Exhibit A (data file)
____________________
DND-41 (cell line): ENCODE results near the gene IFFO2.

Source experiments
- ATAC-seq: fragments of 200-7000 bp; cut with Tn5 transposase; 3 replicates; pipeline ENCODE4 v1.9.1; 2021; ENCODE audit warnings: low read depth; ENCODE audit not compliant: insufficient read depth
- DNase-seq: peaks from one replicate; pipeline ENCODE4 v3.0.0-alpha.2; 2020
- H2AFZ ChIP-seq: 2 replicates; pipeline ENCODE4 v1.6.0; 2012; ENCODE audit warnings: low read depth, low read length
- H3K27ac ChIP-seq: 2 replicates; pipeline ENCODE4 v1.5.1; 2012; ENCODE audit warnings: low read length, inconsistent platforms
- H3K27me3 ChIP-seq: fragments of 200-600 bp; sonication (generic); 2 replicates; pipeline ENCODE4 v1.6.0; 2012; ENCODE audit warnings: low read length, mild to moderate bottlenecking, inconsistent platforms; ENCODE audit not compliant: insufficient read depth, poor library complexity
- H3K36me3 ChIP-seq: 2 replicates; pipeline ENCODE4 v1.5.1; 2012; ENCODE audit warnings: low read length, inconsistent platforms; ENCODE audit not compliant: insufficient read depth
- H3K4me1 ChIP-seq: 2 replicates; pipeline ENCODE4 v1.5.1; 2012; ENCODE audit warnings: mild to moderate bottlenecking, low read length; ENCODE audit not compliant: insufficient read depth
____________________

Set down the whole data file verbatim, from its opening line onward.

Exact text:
DND-41 (cell line): ENCODE results near the gene IFFO2.

Source experiments
- ATAC-seq: fragments of 200-7000 bp; cut with Tn5 transposase; 3 replicates; pipeline ENCODE4 v1.9.1; 2021; ENCODE audit warnings: low read depth; ENCODE audit not compliant: insufficient read depth
- DNase-seq: peaks from one replicate; pipeline ENCODE4 v3.0.0-alpha.2; 2020
- H2AFZ ChIP-seq: 2 replicates; pipeline ENCODE4 v1.6.0; 2012; ENCODE audit warnings: low read depth, low read length
- H3K27ac ChIP-seq: 2 replicates; pipeline ENCODE4 v1.5.1; 2012; ENCODE audit warnings: low read length, inconsistent platforms
- H3K27me3 ChIP-seq: fragments of 200-600 bp; sonication (generic); 2 replicates; pipeline ENCODE4 v1.6.0; 2012; ENCODE audit warnings: low read length, mild to moderate bottlenecking, inconsistent platforms; ENCODE audit not compliant: insufficient read depth, poor library complexity
- H3K36me3 ChIP-seq: 2 replicates; pipeline ENCODE4 v1.5.1; 2012; ENCODE audit warnings: low read length, inconsistent platforms; ENCODE audit not compliant: insufficient read depth
- H3K4me1 ChIP-seq: 2 replicates; pipeline ENCODE4 v1.5.1; 2012; ENCODE audit warnings: mild to moderate bottlenecking, low read length; ENCODE audit not compliant: insufficient read depth